On-farm brewery events not ‘subordinate’ to ag, critics argue
By MATEUSZ PERKOWSKI Capital Press
An farmland conservation group is appealing an Oregon land use ruling that determined commercial events at an on-farm brewery are an allowable “subordinate” activity to agriculture.
Although the Friends of Yamhill County organization succeeded in overturning a local government’s approval of the events on other grounds, it’s challenging the finding that they’re merely “incidental” to farming.
“Essentially, you’re talking about an urban operation on farmland,” said Jeff Kleinman, the group’s attorney. “Basically, the tail wags the farming dog.”
The Wolves & People Farmhouse Brewery, which operates on a hazelnut farm outside Newberg, got permission from Yamhill County to annually hold up to 18 events lasting 72 hours each.
Friends of Yamhill County objected to the county’s decision before Oregon’s Land Use Board of Appeals, arguing the events didn’t meet permit requirements that an activity be “incidental and subordinate” to the farm as well as “necessary to support” the operation.
In its recent opinion, LUBA agreed there’s insufficient evidence that commercial events are “necessary to support” the actual farm — as opposed to the brewery — and sent the decision back to the county for reconsideration.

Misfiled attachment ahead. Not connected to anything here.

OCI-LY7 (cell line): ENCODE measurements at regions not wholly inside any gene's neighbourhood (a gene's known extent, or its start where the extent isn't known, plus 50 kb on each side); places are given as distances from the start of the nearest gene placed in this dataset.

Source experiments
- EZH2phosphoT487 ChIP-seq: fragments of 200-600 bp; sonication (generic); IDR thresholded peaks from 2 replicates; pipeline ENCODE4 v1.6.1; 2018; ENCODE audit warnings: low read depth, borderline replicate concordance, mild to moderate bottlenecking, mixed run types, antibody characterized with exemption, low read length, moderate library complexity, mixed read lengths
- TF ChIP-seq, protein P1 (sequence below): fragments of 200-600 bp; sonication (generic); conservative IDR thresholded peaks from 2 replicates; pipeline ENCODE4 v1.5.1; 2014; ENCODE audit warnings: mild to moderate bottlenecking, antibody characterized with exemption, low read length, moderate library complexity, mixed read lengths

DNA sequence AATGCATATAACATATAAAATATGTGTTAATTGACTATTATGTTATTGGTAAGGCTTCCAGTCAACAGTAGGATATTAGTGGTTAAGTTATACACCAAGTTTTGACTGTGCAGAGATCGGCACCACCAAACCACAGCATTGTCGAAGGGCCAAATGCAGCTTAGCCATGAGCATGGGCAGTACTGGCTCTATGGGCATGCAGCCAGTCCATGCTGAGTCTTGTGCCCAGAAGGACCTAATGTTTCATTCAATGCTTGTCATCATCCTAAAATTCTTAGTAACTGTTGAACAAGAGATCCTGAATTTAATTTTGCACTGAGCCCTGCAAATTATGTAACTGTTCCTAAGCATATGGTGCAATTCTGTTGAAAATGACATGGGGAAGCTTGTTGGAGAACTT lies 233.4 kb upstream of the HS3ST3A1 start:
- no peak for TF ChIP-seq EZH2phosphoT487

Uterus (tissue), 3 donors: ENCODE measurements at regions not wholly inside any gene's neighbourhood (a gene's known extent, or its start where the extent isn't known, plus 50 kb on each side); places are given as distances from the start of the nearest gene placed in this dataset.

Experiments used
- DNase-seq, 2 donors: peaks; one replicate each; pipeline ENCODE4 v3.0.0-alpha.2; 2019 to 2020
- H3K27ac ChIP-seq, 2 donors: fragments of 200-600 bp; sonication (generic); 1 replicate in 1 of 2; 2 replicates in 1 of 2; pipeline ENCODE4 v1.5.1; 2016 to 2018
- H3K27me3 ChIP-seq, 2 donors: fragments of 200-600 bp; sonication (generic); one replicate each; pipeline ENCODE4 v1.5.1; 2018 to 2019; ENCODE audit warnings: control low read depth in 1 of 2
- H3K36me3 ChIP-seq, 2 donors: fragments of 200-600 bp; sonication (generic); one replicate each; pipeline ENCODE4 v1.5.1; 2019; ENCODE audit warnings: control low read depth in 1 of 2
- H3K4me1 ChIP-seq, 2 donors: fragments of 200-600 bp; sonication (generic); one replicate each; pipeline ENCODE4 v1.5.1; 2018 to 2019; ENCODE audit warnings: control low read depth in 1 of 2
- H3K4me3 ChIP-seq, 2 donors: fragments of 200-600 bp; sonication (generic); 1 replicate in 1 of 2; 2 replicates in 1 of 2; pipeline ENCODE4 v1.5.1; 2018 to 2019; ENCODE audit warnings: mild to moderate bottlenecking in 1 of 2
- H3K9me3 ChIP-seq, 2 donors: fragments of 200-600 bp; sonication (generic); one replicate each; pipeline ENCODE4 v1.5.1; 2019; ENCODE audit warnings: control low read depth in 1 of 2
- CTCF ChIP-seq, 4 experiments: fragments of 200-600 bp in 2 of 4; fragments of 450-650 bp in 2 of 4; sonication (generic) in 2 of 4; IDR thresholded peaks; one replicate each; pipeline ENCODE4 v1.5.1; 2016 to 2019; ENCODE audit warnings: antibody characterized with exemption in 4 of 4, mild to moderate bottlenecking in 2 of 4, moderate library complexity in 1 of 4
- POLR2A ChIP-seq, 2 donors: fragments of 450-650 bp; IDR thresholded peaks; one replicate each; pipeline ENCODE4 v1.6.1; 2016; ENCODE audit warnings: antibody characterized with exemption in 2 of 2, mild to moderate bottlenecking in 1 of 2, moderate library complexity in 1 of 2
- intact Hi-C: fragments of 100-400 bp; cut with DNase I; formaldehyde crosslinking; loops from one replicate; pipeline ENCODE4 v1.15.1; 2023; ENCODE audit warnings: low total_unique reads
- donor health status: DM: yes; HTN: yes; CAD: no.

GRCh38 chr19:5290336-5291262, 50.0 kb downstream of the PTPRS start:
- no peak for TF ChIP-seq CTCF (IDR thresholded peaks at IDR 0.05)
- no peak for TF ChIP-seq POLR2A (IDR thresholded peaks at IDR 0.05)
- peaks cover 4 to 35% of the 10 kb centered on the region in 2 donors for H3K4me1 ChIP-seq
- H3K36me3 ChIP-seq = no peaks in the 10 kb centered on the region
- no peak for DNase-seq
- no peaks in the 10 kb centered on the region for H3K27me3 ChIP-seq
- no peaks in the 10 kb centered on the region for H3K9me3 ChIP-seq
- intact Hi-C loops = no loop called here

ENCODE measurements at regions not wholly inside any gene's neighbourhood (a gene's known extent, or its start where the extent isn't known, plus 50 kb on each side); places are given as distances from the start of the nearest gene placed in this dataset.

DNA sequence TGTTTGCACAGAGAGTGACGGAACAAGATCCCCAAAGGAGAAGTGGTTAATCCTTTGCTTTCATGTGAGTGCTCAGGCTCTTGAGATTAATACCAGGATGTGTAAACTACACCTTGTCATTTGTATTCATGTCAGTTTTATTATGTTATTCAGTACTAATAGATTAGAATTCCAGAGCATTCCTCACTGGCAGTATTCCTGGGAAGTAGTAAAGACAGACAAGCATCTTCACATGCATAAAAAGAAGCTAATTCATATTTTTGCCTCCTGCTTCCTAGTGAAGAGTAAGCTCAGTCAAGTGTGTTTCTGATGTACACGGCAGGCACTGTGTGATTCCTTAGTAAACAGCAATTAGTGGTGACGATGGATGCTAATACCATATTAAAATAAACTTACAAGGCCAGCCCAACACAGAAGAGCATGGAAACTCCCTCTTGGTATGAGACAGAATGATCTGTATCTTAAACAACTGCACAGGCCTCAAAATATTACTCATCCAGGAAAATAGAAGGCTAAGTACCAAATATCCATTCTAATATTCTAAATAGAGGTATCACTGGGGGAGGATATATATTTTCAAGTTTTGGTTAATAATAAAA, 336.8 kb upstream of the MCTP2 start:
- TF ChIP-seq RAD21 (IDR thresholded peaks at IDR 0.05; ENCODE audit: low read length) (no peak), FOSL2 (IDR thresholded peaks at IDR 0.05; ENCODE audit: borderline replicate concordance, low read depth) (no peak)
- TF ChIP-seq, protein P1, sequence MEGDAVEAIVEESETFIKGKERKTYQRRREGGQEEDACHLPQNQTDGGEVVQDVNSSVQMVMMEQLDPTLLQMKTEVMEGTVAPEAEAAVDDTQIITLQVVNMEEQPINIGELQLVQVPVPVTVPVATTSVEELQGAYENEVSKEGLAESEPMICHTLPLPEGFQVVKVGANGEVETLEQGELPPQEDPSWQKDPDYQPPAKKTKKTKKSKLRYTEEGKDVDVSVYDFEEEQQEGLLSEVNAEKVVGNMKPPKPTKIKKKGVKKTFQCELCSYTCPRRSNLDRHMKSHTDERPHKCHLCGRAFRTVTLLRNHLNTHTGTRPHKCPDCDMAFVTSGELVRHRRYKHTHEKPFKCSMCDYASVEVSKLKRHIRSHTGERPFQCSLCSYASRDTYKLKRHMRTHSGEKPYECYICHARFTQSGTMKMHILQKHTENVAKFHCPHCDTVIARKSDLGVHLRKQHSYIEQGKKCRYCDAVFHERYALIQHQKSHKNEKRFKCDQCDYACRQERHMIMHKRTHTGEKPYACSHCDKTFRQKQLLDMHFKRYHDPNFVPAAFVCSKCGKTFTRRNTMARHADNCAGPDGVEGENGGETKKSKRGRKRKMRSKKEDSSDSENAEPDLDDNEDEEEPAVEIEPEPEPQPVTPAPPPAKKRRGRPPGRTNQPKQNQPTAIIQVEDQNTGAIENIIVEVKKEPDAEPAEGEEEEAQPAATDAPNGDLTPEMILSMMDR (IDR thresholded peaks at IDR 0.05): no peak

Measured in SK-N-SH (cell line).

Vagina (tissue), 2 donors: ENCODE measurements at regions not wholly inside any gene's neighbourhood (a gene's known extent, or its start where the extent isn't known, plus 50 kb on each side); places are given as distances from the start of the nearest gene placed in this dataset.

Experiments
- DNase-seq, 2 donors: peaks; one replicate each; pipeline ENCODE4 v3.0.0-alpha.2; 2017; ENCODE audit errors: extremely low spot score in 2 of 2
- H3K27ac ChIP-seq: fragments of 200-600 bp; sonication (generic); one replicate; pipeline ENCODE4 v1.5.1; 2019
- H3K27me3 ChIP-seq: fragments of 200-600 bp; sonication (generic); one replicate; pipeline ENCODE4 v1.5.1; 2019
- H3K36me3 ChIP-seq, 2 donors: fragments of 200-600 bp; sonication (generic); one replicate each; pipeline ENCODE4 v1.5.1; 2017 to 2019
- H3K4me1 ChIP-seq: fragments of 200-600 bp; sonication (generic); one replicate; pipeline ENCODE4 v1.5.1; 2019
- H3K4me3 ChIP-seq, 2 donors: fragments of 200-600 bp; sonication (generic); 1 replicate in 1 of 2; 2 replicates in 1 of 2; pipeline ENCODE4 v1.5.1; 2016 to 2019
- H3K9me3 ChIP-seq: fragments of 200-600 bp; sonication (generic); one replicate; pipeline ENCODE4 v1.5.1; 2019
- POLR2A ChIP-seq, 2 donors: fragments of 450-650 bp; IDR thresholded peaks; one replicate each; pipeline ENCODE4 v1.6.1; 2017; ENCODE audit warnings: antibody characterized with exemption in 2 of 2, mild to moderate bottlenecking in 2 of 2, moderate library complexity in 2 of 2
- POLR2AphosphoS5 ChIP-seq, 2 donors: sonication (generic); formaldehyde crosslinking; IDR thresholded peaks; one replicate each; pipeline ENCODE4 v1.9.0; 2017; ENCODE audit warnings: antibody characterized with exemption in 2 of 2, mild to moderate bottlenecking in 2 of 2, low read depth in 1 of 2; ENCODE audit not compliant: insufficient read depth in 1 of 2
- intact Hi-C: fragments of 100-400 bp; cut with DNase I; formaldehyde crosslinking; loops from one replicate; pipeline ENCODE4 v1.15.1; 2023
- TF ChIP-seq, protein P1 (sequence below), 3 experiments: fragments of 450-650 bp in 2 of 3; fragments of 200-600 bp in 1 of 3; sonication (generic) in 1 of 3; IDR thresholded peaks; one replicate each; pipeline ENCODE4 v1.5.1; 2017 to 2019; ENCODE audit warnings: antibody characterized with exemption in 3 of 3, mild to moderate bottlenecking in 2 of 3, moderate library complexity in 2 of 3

Friends of Yamhill County is nonetheless disturbed by the ruling because LUBA adopted a lax interpretation of what’s considered “incidental and subordinate” to farming, Kleinman said. “We believe it does open the door for much more than the legislature contemplated.”
The county found that 18 three-day brewery events would occur on only 54 days of the year, compared to 365 days for farming, which is infrequent enough to be “subordinate and incidental” to the “predominant use of the property” of growing hazelnuts.
Friends of Yamhill County argued that income from the 10-acre hazelnut operation would be dwarfed by revenues from the brewery events, meaning that they’re actually the chief use of the property.
However, LUBA disagreed with this view and ruled that Oregon law allows the county to compare the number of event days with farming days to determine whether an activity is “subordinate and incidental.”
“We conclude that the legislature intended the counties to exercise some discretion in allowing and limiting the types of commercial activities that can be permitted on farmlands and determining whether such activities are ‘incidental and subordinate’ within the quantified statutory limits on frequency and intensity of such events, and any other limits imposed by the county,” according to the LUBA opinion.
This interpretation is troubling because commercial events can be much more intensive than agriculture and could have significant negative impacts on surrounding farm practices, said Kleinman, the attorney for Friends of Yamhill County.
“That has a much broader application than just breweries,” he said. “It’s not just about breweries.”
Dean Alterman, attorney for the brewery’s owner, said he was surprised that LUBA’s decision will be challenged before the Oregon Court of Appeals.
The brewery had been prepared to work with the county on remand to show the events are “necessary to support” the farm, Alterman said.
There should be a way for farms to qualify for such commercial events, otherwise lawmakers wouldn’t have enacted such a provision in land use law, he said. “I think if we go back to the county, we could satisfy the requirements pretty easily.”